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App designed to keep you awake behind the wheel

Dick Kaplan, CurAegis CEO, is taking the app to market this week

ROCHESTER, N.Y. (WROC-TV) - A new app designed in Rochester promises to help prevent people from falling asleep while driving.


"CURA" doesn't just track how much you sleep; it gives you a level of tiredness, which can then help you decide whether to stay on the road.


The technology was designed by CurAegis, a company that sits just off Mt. Read Blvd in Rochester.
Dick Kaplan is the CEO and has spent the week pitching the product in New York City.


"We have world-changing - and it's patented - technology that will tell you your fatigue level in real time," Kaplan says.


Kaplan says insurance companies are very interested in CURA in hopes it will cut down on trucking accidents.


Kaplan claims bus and trucking accidents could be knocked down 30% to 50%.


"And it has mitigating factors," Kaplan said. "If you're a truck driver and you're down to a 3 (our of 10 with 10 being fully rested) you don't have to go home, you can off the road, take a rest, take a 20-minute power nap, we teach them how to do that, and that could give you another 2-3 hours of good sleep, you're CURA score will go back up."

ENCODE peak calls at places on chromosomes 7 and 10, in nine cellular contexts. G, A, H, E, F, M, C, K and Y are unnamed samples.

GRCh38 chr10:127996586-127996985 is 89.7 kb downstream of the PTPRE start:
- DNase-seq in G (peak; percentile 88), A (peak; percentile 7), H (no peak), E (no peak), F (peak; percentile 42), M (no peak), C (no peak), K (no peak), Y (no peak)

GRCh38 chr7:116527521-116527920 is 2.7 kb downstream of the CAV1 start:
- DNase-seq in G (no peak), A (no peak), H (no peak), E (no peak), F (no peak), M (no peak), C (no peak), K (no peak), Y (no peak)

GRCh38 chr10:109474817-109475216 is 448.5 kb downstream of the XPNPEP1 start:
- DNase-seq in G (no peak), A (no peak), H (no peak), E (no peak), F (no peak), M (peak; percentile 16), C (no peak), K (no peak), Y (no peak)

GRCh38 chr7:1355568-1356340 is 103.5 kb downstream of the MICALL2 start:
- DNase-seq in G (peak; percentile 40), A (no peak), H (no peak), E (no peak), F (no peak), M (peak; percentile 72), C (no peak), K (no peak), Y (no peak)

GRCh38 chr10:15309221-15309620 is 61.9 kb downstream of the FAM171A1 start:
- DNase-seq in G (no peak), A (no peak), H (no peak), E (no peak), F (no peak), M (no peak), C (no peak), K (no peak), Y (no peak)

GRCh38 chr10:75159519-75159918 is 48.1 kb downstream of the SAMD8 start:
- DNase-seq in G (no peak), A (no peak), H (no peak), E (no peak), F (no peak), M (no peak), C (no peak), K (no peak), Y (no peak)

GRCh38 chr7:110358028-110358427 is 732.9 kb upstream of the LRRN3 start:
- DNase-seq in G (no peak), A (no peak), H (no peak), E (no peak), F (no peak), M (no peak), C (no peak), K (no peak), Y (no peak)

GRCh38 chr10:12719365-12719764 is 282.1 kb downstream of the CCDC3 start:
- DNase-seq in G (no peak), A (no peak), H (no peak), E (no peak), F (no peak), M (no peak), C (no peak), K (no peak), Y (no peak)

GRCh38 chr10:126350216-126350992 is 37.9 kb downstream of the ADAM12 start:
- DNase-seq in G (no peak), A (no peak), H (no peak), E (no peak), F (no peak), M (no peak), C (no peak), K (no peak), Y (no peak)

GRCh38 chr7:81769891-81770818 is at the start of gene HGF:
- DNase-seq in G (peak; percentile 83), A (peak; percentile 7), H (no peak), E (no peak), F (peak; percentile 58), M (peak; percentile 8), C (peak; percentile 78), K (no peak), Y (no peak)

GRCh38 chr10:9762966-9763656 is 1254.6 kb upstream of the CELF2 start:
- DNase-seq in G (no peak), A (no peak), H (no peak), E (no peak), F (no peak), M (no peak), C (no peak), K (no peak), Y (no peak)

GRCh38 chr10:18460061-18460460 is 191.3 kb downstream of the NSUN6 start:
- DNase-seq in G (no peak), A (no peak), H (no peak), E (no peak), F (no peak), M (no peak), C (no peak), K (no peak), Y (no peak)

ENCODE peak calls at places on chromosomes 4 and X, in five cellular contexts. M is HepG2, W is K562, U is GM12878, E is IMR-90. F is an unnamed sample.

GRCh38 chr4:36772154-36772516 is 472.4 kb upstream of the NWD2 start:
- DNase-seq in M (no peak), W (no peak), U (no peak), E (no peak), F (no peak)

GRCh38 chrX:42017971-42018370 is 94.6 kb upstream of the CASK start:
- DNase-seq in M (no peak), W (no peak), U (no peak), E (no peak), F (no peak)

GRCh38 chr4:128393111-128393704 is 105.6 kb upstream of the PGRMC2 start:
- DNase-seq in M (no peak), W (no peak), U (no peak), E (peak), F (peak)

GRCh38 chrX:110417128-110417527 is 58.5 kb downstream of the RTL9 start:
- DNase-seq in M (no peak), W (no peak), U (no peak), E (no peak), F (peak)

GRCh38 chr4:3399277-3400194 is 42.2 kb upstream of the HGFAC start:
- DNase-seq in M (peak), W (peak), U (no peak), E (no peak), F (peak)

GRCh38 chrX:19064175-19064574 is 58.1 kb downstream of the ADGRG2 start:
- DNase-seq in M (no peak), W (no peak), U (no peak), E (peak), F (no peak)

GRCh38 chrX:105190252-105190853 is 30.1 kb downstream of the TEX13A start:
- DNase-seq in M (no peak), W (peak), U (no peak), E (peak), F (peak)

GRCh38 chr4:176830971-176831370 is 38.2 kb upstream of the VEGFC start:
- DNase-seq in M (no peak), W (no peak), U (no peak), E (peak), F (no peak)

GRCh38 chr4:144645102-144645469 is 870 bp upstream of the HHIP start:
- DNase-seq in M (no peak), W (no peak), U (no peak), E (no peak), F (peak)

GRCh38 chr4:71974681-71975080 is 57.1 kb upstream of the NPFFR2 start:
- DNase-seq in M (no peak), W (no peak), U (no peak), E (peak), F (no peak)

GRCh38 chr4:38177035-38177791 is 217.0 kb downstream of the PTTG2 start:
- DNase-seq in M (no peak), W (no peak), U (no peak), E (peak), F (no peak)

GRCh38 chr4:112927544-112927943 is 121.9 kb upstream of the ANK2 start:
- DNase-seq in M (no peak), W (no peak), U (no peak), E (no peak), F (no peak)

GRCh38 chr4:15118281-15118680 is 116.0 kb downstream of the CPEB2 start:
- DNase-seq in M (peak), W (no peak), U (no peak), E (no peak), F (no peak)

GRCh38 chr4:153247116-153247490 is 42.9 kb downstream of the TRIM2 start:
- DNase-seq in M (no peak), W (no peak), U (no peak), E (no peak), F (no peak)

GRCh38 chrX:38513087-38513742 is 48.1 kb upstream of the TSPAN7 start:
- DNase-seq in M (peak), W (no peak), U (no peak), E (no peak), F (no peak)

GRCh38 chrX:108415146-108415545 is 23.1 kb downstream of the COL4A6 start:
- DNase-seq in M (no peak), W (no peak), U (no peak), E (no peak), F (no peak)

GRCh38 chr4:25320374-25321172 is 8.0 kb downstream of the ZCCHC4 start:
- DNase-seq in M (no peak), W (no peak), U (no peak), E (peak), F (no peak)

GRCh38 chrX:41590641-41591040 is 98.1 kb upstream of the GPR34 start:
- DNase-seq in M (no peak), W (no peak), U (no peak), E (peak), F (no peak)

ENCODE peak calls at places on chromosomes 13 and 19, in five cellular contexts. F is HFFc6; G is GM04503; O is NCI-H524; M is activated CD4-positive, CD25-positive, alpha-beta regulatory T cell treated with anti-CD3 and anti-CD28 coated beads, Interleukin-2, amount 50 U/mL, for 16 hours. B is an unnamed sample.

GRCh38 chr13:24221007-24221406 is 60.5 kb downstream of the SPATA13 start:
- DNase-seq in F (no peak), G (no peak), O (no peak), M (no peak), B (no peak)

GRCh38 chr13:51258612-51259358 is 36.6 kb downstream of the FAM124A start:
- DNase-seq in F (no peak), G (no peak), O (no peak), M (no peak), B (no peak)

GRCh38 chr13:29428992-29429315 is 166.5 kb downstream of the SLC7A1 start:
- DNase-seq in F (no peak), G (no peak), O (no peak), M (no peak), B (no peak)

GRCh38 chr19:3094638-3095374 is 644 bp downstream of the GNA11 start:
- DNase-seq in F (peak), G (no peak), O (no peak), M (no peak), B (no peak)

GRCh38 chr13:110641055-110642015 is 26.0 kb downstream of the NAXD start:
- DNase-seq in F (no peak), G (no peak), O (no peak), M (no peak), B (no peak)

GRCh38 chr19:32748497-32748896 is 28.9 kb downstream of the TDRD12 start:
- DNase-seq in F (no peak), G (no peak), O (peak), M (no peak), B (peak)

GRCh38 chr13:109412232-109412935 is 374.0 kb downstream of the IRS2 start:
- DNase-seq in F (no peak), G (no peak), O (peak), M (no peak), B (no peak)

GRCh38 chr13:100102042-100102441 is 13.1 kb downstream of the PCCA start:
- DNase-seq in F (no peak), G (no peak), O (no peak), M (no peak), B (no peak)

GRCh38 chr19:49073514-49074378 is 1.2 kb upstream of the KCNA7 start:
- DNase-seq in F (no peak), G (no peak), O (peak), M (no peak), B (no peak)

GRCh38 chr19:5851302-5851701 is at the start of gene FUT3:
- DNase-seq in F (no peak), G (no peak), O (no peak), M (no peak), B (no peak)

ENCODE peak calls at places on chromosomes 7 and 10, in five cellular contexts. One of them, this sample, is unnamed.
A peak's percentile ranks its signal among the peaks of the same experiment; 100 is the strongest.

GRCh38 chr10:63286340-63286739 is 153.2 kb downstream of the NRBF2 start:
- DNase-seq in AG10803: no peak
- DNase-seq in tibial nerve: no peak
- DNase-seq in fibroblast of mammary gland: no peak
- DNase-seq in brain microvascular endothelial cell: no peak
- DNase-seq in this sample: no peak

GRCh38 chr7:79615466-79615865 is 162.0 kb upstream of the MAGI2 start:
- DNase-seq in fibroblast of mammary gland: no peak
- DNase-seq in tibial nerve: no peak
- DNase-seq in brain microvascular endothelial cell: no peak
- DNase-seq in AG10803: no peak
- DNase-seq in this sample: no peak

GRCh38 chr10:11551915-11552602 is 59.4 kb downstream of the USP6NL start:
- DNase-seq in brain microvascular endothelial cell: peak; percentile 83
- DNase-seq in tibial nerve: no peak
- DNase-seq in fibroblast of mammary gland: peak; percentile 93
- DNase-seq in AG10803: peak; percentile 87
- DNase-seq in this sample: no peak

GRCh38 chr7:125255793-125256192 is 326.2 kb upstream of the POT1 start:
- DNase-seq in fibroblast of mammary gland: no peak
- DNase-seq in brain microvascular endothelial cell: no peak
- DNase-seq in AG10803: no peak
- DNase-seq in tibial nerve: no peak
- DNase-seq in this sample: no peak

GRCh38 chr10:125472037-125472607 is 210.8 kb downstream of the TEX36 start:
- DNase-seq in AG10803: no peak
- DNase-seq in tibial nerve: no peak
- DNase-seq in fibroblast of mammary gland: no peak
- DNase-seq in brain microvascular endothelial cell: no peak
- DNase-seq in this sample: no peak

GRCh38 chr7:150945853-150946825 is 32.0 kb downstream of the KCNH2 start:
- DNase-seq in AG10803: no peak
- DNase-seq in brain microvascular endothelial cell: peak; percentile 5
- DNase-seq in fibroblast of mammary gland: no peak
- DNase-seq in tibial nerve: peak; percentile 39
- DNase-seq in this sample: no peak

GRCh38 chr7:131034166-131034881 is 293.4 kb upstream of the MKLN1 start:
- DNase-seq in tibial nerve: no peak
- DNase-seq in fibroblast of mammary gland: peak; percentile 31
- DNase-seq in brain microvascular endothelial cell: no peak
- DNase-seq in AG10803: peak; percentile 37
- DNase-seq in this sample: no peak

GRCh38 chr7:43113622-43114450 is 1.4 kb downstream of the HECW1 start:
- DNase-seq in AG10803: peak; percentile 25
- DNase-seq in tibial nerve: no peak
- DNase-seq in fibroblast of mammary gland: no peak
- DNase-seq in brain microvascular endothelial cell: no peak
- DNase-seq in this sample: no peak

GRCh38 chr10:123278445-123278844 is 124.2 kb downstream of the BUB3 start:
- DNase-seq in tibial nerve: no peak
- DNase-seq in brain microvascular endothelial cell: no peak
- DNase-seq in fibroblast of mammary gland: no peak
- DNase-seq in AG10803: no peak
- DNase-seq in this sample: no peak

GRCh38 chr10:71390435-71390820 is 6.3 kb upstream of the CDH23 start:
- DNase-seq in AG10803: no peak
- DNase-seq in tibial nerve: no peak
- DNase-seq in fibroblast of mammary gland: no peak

CURA currently works with Fitbit, but Kaplan says it'll soon work with Apple and Garmin products.


As timing would have it, Kaplan and his team are also rolling out another prouduct: a lightweight, ultra-efficient hydroloic pump for machinery.


These products are far from the first for Kaplan who has been involved with 22 companies over the years.
 
"I do turnarounds and start-ups. It's a bit masochistic, probably," Kaplan said. "I enjoy the creativity. You're really creating something out of nothing. And not only that you get involved some incredibly brilliant people and you allow them to make something out of that brilliance. And it's my job to take it market."

So what happens after these products are off and running?


"No reason to retire, I don't know what I'd do, if you enjoy what you're doing, there's no reason to retire," Kaplan says.


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